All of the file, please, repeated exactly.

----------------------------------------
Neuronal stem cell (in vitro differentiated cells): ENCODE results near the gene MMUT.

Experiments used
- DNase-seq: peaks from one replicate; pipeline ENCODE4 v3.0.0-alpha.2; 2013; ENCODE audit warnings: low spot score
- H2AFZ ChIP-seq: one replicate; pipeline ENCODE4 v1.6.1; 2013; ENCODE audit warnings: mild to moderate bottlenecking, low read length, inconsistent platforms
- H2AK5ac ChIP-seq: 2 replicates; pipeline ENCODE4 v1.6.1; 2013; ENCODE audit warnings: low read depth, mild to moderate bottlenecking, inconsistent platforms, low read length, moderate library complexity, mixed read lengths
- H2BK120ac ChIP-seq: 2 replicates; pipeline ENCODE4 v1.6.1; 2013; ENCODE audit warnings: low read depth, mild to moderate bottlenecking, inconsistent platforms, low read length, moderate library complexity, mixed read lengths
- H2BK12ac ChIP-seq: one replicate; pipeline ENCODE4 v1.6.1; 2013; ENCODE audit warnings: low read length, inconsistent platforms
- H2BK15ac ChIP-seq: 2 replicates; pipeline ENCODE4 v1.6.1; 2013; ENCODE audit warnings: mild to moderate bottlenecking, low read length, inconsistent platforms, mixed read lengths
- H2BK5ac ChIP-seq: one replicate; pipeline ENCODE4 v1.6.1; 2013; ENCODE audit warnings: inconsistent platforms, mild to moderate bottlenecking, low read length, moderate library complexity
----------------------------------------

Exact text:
Neuronal stem cell (in vitro differentiated cells): ENCODE results near the gene MMUT.

Experiments used
- DNase-seq: peaks from one replicate; pipeline ENCODE4 v3.0.0-alpha.2; 2013; ENCODE audit warnings: low spot score
- H2AFZ ChIP-seq: one replicate; pipeline ENCODE4 v1.6.1; 2013; ENCODE audit warnings: mild to moderate bottlenecking, low read length, inconsistent platforms
- H2AK5ac ChIP-seq: 2 replicates; pipeline ENCODE4 v1.6.1; 2013; ENCODE audit warnings: low read depth, mild to moderate bottlenecking, inconsistent platforms, low read length, moderate library complexity, mixed read lengths
- H2BK120ac ChIP-seq: 2 replicates; pipeline ENCODE4 v1.6.1; 2013; ENCODE audit warnings: low read depth, mild to moderate bottlenecking, inconsistent platforms, low read length, moderate library complexity, mixed read lengths
- H2BK12ac ChIP-seq: one replicate; pipeline ENCODE4 v1.6.1; 2013; ENCODE audit warnings: low read length, inconsistent platforms
- H2BK15ac ChIP-seq: 2 replicates; pipeline ENCODE4 v1.6.1; 2013; ENCODE audit warnings: mild to moderate bottlenecking, low read length, inconsistent platforms, mixed read lengths
- H2BK5ac ChIP-seq: one replicate; pipeline ENCODE4 v1.6.1; 2013; ENCODE audit warnings: inconsistent platforms, mild to moderate bottlenecking, low read length, moderate library complexity